Mention the names Sintao and Eugene Heung to any adult who grew up in Nevada City, and most likely, you’ll get a smile.
The former owners of The Bonanza Market on Broad Street were honorary family to many.
Eugene, a butcher, was famous for giving out free hot dogs to children, and Sintao kept a watchful eye on the town’s young people as if they were her own.
“I told the kids, ‘If you steal candy, I’ll tell your parents,’” she said with a laugh. “I ran into a man recently who said, ‘Years ago you made me get a note from my mom to buy cigarettes.’ Whenever I would catch someone trying to take food, I would tell them, ‘You don’t have to steal — if you’re hungry, I will give you something.’ I learned English from my customers. When I started, I had never heard of an avocado. I learned a lot from our customers — things I couldn’t learn in a book.”
In 1972, the Heungs bought the Bonanza Market from Sintao’s Chinese-born parents and brother, who had run the store since the 1950s, yet they worked together for more than 30 years.
“During the first 10 years we took no vacations,” said Sintao. “When we were married for 10 years, it felt like 20 because we would spend all day and night together.”
In 2005, the Heungs sold the business but still own the building today. Yet tucked away at the bottom of the parking lot, across from the Miners Foundry Cultural Center, is the Bonanza Gift Shop, which the Heungs now consider their “hobby.”
The spacious shop is nothing less than a rich slice of San Francisco’s Chinatown, boasting tea sets, hand-painted fans, porcelain figurines, wind chimes, chop sticks, slippers, candles, toys, rice candies, coin purses, slippers, fortune cookies, Kung Fu shoes, dragons, vases, mahjong sets, abacuses, silk pin cushions, paper lanterns and much more.
“We have many fun gifts — very Chinese,” said Sintao. “There’s no need to hire anyone extra to mind the gift shop. Whenever we want to go somewhere, I just close the store. I don’t feel guilty — we deserve it. We worked hard for so many years.”
All those decades spent at the market paid off, she said, as she and Eugene take annual trips to spend time with classmates from their Hong Kong high school.
“Every year someone will host a reunion in a different place,” she said. “More than 300 of us get together in places like Vancouver, New York or Mexico. Every five years we go back to Hong Kong.”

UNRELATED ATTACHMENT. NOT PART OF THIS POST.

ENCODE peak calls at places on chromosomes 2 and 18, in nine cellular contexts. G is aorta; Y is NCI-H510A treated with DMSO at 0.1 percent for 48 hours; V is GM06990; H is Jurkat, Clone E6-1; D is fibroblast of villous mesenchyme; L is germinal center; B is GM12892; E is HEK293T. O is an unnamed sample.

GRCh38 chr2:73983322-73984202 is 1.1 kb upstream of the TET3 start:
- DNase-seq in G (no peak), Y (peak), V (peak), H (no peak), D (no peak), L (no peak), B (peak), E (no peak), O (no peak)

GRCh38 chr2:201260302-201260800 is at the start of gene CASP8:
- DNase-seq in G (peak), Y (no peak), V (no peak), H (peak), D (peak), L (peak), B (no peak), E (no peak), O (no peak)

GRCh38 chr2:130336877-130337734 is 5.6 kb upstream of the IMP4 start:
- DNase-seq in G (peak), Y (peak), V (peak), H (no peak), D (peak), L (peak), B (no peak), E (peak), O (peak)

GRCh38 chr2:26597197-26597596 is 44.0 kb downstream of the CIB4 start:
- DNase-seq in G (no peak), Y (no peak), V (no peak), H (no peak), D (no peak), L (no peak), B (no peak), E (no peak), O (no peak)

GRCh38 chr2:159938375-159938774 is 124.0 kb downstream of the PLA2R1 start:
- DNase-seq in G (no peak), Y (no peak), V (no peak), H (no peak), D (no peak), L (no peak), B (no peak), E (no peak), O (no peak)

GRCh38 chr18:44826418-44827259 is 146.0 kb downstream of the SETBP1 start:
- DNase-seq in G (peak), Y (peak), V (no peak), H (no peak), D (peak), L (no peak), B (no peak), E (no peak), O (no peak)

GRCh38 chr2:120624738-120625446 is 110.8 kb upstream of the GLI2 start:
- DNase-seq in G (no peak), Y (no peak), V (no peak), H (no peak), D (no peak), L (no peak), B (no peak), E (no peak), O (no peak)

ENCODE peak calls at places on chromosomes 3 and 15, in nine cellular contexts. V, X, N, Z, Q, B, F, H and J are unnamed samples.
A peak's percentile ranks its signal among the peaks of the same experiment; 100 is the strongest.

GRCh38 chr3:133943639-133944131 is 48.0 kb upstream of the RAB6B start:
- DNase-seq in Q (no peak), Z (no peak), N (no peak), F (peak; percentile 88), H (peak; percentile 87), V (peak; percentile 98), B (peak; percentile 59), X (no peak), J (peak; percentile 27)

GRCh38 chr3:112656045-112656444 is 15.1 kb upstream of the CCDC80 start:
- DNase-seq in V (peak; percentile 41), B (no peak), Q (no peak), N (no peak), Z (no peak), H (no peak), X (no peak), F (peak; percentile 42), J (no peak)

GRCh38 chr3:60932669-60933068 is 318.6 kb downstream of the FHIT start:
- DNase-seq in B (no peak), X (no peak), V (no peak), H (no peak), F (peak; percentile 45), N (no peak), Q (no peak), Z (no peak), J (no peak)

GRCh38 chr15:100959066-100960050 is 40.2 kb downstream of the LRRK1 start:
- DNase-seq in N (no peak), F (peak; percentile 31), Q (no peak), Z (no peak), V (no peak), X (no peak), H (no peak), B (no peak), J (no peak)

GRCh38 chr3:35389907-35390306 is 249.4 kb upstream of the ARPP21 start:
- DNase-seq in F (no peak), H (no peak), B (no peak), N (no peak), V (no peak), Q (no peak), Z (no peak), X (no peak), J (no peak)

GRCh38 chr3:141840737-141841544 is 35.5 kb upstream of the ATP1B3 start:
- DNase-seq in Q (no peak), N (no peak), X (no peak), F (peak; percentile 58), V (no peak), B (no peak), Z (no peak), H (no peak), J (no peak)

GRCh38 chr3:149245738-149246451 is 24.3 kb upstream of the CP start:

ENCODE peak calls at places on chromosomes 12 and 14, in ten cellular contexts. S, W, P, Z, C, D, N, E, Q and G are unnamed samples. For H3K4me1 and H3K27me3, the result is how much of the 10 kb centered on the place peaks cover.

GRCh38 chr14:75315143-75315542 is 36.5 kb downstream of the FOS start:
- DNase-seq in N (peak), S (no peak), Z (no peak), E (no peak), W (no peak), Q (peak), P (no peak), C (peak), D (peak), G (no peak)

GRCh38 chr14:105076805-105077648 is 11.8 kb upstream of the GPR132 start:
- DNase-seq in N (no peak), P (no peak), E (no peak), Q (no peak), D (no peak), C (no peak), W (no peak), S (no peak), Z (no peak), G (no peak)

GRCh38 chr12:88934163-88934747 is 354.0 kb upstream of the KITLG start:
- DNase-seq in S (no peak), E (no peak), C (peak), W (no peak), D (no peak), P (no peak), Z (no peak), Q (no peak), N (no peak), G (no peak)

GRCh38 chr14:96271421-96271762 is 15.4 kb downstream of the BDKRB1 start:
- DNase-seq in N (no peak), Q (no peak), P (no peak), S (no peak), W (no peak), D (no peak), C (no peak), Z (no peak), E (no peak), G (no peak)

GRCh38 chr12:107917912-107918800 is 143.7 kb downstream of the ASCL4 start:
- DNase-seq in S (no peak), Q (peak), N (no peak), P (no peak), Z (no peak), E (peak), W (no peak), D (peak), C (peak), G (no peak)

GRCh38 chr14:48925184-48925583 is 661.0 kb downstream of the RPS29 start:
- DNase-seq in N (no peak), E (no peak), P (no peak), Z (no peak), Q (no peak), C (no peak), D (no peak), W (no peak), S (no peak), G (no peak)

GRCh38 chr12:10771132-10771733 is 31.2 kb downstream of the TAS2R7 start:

The Heungs’ two daughters are now grown and working professionals in the field of education.
Sintao and Eugene say they learned their business sense from Sintao’s father, who stressed the importance of treating employees and customers with dignity.
“He told me to always make sure you pay the employees before you pay yourself,” she said. “And give them the days off they need. For the customers, we made sure we were open every day, like snow days — what if a baby needed something?”
Although the gift shop doesn’t get a lot of foot traffic, Sintao and Eugene still enjoy spending their days in the store and — just like Sintao’s father did before he passed away in 2003 — they sit and read the Chinese newspaper. Occasionally classes studying Chinese history will come in, and the Heungs will share their knowledge.
As for their 42-year marriage, Sintao said they never talk about work at home.
“But after all these years, we still have a lot to talk about,” she said, with a smile. “In fact, we stay up too late talking — sometimes about our younger years in Hong Kong. We went to high school together.”
“This town has been very good to us — the customers gave us a good life,” said Eugene. “The things that are most important to me are water, air and the people of Nevada City.”
To contact staff writer Cory Fisher email email@example.com or call (530) 477-4203.